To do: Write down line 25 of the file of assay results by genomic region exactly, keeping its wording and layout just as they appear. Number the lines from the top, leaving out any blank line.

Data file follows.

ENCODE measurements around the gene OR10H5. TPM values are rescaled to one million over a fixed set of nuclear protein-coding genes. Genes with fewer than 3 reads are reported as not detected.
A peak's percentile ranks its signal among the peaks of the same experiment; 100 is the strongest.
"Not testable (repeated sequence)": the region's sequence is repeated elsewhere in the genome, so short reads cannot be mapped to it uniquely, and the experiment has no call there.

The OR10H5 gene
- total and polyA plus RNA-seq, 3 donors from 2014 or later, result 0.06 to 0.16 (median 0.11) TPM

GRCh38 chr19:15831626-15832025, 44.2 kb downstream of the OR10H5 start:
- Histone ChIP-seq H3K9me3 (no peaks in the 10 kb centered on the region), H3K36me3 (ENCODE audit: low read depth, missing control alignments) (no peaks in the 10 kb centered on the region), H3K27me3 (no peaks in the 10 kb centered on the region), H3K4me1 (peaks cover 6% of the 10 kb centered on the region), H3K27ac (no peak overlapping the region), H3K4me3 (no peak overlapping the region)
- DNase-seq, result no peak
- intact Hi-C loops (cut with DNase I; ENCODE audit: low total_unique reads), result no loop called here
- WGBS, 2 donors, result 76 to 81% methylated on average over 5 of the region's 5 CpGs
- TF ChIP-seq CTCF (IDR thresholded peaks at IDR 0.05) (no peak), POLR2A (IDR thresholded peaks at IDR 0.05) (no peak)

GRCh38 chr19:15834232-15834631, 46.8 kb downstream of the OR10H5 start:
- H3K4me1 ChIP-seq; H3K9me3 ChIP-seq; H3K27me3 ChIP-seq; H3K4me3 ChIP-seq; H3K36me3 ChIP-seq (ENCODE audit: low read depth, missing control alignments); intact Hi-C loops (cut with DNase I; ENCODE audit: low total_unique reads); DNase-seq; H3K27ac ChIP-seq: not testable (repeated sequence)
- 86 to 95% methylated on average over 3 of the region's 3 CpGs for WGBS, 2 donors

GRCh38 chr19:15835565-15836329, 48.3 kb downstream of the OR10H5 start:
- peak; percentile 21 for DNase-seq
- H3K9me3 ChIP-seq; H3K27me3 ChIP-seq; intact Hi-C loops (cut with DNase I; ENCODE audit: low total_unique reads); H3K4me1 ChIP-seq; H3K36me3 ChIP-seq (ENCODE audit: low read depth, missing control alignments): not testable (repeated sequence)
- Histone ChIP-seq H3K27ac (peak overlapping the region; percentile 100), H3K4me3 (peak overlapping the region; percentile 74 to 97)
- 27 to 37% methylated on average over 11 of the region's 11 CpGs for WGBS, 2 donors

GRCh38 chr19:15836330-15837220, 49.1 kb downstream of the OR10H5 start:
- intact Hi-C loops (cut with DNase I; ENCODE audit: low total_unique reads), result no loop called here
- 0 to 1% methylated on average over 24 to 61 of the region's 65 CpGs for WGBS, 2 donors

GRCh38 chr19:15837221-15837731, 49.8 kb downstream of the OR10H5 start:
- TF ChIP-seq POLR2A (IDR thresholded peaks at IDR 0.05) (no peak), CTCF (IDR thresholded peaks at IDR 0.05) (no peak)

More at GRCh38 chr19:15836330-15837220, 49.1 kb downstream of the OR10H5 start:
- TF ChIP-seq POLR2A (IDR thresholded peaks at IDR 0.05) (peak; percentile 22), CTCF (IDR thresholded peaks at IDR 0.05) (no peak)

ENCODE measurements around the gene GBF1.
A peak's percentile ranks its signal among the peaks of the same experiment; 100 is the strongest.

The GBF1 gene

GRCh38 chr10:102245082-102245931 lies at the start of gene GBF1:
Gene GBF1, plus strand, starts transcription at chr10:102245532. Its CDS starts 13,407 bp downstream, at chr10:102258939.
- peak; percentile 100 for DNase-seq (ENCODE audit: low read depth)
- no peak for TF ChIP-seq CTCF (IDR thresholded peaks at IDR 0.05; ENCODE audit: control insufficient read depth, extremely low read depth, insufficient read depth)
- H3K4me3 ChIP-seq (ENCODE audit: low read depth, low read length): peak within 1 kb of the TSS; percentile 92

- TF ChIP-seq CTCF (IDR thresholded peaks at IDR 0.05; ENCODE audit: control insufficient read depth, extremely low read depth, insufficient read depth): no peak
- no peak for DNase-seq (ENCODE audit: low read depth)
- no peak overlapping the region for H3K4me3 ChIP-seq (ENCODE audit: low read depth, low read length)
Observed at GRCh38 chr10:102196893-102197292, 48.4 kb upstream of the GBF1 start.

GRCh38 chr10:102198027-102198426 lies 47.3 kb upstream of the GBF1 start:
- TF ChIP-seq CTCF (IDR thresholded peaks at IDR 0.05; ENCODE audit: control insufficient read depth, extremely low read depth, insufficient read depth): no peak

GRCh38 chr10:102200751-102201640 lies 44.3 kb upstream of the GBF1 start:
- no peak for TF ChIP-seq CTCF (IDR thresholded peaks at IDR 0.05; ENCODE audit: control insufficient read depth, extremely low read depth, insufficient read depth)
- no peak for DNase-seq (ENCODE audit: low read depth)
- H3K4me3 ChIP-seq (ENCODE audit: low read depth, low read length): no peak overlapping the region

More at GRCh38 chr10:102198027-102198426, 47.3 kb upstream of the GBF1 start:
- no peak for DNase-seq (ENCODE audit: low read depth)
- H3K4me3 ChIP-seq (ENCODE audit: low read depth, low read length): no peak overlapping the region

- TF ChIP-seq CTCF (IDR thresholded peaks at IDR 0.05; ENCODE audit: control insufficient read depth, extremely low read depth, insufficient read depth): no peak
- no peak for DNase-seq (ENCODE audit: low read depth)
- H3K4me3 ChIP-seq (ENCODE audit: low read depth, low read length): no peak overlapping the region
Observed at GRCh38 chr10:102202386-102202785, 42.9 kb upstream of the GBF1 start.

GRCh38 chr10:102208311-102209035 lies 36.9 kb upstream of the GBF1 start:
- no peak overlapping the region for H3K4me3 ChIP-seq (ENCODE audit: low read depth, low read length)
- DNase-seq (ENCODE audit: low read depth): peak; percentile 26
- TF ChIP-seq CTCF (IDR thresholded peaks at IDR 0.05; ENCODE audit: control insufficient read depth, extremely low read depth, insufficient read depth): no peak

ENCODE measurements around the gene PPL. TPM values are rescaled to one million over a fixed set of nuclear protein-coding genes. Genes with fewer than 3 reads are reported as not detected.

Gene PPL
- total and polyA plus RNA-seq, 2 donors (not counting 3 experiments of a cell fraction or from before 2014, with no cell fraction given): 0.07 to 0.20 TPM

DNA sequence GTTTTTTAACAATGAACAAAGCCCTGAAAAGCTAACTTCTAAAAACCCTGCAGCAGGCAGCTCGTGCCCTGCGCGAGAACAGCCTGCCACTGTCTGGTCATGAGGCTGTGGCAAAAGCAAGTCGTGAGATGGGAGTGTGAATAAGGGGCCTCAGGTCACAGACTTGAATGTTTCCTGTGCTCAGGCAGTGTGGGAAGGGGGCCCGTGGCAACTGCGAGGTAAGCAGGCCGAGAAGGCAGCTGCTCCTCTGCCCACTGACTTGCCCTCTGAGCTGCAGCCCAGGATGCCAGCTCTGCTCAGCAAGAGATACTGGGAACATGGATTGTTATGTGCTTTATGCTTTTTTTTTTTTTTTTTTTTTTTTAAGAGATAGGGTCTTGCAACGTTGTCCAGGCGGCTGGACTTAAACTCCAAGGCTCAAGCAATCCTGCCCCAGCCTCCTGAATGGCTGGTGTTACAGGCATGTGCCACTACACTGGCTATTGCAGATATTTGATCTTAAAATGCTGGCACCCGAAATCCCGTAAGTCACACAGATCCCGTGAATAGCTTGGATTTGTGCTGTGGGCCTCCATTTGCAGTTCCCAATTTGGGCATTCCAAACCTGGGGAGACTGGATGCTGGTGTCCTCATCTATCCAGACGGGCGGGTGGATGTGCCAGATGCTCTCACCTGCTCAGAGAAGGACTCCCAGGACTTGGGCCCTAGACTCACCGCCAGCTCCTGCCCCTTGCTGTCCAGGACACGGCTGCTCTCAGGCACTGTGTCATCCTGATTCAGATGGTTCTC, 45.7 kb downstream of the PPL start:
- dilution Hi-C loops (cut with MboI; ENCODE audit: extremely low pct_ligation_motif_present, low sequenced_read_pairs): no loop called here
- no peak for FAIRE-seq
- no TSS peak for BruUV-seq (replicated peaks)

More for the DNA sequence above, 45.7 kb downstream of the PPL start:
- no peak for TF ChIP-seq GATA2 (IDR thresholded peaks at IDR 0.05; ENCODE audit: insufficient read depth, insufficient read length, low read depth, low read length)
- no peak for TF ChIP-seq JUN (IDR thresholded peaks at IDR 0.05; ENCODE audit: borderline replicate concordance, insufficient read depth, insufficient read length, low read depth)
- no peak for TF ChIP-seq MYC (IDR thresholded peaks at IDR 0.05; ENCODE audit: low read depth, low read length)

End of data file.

More at GRCh38 chr19:15836330-15837220, 49.1 kb downstream of the OR10H5 start: